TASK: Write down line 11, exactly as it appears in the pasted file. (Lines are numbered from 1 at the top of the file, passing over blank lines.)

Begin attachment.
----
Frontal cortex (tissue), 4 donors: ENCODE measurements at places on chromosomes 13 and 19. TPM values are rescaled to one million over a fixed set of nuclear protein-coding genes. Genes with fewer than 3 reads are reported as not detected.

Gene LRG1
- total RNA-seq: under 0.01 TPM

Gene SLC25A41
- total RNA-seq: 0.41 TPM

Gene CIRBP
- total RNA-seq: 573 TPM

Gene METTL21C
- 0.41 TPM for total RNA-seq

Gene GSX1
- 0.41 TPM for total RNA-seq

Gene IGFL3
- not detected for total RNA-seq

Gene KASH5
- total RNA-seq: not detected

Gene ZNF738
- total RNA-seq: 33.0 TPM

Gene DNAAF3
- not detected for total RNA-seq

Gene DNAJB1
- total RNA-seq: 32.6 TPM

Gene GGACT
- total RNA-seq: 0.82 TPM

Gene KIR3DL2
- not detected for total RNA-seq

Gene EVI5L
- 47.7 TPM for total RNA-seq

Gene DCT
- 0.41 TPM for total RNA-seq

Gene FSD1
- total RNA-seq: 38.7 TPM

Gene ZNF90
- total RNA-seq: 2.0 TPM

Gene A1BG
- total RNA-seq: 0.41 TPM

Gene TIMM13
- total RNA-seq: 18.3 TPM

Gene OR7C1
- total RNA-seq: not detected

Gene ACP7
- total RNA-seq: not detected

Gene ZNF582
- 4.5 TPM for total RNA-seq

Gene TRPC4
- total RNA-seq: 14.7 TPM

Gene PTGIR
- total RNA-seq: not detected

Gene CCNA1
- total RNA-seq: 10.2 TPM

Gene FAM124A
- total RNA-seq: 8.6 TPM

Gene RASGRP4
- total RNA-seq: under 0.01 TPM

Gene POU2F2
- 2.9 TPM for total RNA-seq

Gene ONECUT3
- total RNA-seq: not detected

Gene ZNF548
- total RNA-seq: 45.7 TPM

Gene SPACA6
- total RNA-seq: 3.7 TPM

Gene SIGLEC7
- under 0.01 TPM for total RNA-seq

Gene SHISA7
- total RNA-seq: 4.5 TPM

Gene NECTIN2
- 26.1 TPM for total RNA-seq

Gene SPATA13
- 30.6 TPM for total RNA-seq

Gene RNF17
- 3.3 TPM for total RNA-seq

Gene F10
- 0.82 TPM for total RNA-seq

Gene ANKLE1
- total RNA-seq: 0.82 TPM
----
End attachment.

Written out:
- 0.41 TPM for total RNA-seq